This pamphlet by the firefighters’ union in Britain makes a case for using a publicly owned banking system as a tool for economic planning.
Dave Murray, Socialist Party England and Wales, reviews the new "It’s time to take over the banks" FBU pamphlet by Michael Roberts and Mick Brooks. Introduction by Matt Wrack, general secretary, FBU. Available online at www.fbu.org.uk
They say if you own a gun you can rob a bank, but if you own a bank you can rob a country. Of course this isn’t true: most banks have very effective security systems that make traditional bank robbery almost impossible. It also understates the banks’ power; they have, in recent years, robbed not a country, but a whole planet.
The great rip-off of 2008 was so vast that even Britain’s right-wing press have to sound off against the robbers – I googled "Daily Mail greedy bankers" and got 482,000 results – while at the same time giving the nod to the bailout, along with every other "serious" commentator and politician.
This pamphlet reminds us that in the UK alone the upfront cost of the 2008 banking crisis was £289 billion in taxpayers’ cash – over £80 billion more than the entire tax take from the finance sector between 2002 and 2008. The authors quote Bank of England chief Mervyn King: "Never in the field of financial endeavour, has so much money been owed by so few to so many".
The authors also show that the banks are largely responsible for the current recession. Their stranglehold on credit chokes off new productive investment, while the resulting fall in tax revenue and rise in unemployment and underemployment is responsible for the government deficit.
They remind us of the colossal scale of the big banks’ literally criminal activities, such as manipulating interest rates, fraudulently selling PPI insurance, and laundering money for international crime cartels, not to mention the legalised theft represented by the mind-boggling money "earned" by those in the banking industry’s highest circles (231 Barclays employees pocketed £554 million between them in 2011).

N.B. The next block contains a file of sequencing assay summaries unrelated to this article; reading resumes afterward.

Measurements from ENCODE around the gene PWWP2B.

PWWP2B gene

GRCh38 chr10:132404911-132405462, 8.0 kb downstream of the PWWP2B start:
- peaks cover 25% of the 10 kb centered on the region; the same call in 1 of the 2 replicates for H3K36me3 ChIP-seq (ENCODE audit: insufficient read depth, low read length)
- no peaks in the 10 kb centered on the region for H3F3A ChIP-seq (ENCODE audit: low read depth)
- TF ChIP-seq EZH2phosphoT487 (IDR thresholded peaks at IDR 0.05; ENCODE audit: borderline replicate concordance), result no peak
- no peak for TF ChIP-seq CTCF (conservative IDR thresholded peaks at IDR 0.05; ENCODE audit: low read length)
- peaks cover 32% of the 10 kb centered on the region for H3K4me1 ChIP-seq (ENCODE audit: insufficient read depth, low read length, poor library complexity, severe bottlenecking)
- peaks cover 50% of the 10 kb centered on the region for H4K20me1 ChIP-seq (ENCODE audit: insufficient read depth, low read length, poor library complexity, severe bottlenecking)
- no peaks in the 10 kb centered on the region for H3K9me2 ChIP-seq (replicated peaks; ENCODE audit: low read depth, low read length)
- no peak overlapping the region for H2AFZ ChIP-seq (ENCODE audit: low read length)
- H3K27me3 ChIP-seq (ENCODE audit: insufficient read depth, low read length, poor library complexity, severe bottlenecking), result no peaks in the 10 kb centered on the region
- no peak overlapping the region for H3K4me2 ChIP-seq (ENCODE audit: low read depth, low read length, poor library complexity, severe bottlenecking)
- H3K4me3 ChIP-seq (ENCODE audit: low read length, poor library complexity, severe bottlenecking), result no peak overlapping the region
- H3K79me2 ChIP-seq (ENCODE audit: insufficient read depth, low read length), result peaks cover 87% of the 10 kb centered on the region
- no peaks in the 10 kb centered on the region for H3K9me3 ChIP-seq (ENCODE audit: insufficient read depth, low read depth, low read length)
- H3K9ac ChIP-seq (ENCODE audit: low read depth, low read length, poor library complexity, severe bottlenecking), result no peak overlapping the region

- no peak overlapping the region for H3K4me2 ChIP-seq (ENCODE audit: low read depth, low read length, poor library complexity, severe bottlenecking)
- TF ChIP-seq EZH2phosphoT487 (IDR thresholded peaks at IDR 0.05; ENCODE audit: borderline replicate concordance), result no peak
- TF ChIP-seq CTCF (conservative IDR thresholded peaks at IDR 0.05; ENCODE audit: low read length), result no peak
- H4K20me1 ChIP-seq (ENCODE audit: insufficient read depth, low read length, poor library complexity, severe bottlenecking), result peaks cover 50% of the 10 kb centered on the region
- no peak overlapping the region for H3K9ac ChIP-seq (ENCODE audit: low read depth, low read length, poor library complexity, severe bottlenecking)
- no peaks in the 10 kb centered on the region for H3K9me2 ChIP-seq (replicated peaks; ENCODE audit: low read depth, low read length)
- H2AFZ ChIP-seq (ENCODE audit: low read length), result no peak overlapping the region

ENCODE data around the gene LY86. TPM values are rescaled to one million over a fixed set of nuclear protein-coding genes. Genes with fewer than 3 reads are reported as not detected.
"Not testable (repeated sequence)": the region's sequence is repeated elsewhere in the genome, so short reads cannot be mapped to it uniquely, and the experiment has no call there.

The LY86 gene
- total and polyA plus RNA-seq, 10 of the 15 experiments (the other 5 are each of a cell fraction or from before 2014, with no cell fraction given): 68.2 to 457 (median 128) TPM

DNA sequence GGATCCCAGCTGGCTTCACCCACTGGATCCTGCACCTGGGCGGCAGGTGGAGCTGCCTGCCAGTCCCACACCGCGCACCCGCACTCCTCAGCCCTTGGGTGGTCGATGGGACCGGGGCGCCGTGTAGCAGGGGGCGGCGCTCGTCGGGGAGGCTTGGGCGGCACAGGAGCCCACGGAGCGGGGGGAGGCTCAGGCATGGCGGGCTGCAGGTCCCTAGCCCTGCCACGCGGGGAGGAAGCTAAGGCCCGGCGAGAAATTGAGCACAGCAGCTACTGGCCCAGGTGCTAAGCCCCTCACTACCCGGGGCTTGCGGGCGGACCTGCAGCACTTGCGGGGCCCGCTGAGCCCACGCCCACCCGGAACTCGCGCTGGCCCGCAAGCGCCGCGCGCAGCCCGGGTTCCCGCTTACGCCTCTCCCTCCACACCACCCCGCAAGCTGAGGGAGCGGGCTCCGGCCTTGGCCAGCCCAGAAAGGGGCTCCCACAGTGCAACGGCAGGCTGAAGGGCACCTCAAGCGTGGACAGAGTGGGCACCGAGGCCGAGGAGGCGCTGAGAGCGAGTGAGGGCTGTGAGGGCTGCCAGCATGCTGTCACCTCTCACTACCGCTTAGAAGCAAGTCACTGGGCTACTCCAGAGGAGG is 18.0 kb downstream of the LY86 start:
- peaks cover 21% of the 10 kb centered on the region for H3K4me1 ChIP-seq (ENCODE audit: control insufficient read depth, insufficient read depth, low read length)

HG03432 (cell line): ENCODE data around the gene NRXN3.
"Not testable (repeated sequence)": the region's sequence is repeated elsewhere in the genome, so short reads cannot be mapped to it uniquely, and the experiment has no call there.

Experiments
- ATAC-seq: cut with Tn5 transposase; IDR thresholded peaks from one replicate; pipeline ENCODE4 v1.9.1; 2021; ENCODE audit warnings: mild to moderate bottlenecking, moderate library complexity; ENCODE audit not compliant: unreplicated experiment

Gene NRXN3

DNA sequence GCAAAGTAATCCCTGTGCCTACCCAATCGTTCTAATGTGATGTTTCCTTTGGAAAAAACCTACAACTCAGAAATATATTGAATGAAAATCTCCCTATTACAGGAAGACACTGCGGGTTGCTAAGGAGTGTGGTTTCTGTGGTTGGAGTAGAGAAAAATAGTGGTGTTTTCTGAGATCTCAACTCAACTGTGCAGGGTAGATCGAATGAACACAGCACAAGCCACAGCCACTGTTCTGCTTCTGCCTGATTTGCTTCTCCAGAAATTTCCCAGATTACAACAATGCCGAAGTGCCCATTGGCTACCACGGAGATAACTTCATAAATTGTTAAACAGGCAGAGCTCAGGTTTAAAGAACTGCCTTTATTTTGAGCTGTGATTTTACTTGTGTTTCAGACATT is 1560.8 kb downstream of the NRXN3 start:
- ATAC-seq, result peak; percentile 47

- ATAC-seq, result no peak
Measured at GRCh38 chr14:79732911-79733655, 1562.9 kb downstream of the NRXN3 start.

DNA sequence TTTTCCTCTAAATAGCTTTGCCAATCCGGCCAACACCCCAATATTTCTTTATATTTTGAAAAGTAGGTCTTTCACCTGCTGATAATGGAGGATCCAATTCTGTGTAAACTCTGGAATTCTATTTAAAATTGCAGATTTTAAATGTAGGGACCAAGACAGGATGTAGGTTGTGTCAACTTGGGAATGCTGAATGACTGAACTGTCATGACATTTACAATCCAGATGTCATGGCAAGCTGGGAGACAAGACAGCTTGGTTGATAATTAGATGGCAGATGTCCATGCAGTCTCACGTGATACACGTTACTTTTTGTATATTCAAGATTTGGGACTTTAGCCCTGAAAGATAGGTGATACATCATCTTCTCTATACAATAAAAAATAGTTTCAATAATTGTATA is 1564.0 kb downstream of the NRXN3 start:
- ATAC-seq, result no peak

What is unusual about this pamphlet, though, is its conclusion that the major banks should be publicly owned and democratically controlled. Brooks and Roberts don’t just leave it there.
They argue that under public ownership and democratic control, banks could have a healthy role in society, providing essential services in personal banking, giving loans to finance productive investment and turning away from casino-style speculation. This would be a marked contrast to the situation now where large corporations are sitting on mountains of cash and banks are refusing to lend to small businesses.
It would cost £55 billion to buy out current shareholders in the UK’s big five banks, but Brooks and Roberts argue that it would be better to cap compensation and to pay out only on the basis of a means test. In place of the existing boards, they call for boards on which bank workers, the broader labour movement and other "interest groups" such as mortgage holders and small businesses, would be represented. They unashamedly make a case for using a publicly owned banking system as a tool for economic planning.
While most labour movement leaders hang on the coat tails of Ed Miliband’s "blue Labour" project, a serious proposal from a militant trade union to wrest the banking system from the hands of our ruling class is very welcome.
This pamphlet is subtitled "a contribution to the debate from the Fire Brigades Union". Matt Wrack says in his introduction that "it does not claim that this measure alone will resolve the crisis or shift economic power into the hands of the majority."
True, but this measure would have to be a priority for any movement challenging the rule of capital. The Socialist Party stands clearly for a socialist government taking into public ownership not only the banking system but the top 150 or so companies that dominate the economy in Britain and run them under democratic working class control and management.
The pamphlet has limitations – the authors do not deal with the question of what kind of movement or party might act on their proposals, or what political and economic resistance the banks’ current owners or their state agents might put up. But, along with the motion passed at last year’s TUC calling for public ownership of the banks, it is a positive contribution to assembling a political programme to represent the interests of the working class. It should be widely read and discussed.